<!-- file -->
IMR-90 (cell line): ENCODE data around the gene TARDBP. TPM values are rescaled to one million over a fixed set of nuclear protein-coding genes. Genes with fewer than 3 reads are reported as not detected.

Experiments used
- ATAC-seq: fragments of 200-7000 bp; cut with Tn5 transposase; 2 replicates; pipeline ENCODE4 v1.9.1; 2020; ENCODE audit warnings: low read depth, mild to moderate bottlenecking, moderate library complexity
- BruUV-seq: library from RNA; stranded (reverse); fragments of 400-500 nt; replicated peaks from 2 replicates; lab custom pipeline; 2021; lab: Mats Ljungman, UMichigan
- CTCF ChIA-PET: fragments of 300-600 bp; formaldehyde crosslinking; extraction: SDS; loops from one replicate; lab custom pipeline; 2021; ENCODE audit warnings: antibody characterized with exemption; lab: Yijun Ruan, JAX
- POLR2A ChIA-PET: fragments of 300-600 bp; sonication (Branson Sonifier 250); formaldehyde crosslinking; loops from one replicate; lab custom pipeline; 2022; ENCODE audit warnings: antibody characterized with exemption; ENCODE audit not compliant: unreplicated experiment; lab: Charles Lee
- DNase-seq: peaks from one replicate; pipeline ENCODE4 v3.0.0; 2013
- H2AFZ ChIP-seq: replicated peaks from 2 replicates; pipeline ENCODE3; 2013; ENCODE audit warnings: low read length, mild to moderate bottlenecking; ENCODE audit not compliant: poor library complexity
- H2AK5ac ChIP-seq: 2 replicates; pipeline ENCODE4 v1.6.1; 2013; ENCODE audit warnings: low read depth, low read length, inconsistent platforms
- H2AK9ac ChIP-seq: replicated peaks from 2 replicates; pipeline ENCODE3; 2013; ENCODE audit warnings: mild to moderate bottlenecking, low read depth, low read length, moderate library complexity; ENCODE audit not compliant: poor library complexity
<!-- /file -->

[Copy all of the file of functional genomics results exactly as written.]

IMR-90 (cell line): ENCODE data around the gene TARDBP. TPM values are rescaled to one million over a fixed set of nuclear protein-coding genes. Genes with fewer than 3 reads are reported as not detected.

Experiments used
- ATAC-seq: fragments of 200-7000 bp; cut with Tn5 transposase; 2 replicates; pipeline ENCODE4 v1.9.1; 2020; ENCODE audit warnings: low read depth, mild to moderate bottlenecking, moderate library complexity
- BruUV-seq: library from RNA; stranded (reverse); fragments of 400-500 nt; replicated peaks from 2 replicates; lab custom pipeline; 2021; lab: Mats Ljungman, UMichigan
- CTCF ChIA-PET: fragments of 300-600 bp; formaldehyde crosslinking; extraction: SDS; loops from one replicate; lab custom pipeline; 2021; ENCODE audit warnings: antibody characterized with exemption; lab: Yijun Ruan, JAX
- POLR2A ChIA-PET: fragments of 300-600 bp; sonication (Branson Sonifier 250); formaldehyde crosslinking; loops from one replicate; lab custom pipeline; 2022; ENCODE audit warnings: antibody characterized with exemption; ENCODE audit not compliant: unreplicated experiment; lab: Charles Lee
- DNase-seq: peaks from one replicate; pipeline ENCODE4 v3.0.0; 2013
- H2AFZ ChIP-seq: replicated peaks from 2 replicates; pipeline ENCODE3; 2013; ENCODE audit warnings: low read length, mild to moderate bottlenecking; ENCODE audit not compliant: poor library complexity
- H2AK5ac ChIP-seq: 2 replicates; pipeline ENCODE4 v1.6.1; 2013; ENCODE audit warnings: low read depth, low read length, inconsistent platforms
- H2AK9ac ChIP-seq: replicated peaks from 2 replicates; pipeline ENCODE3; 2013; ENCODE audit warnings: mild to moderate bottlenecking, low read depth, low read length, moderate library complexity; ENCODE audit not compliant: poor library complexity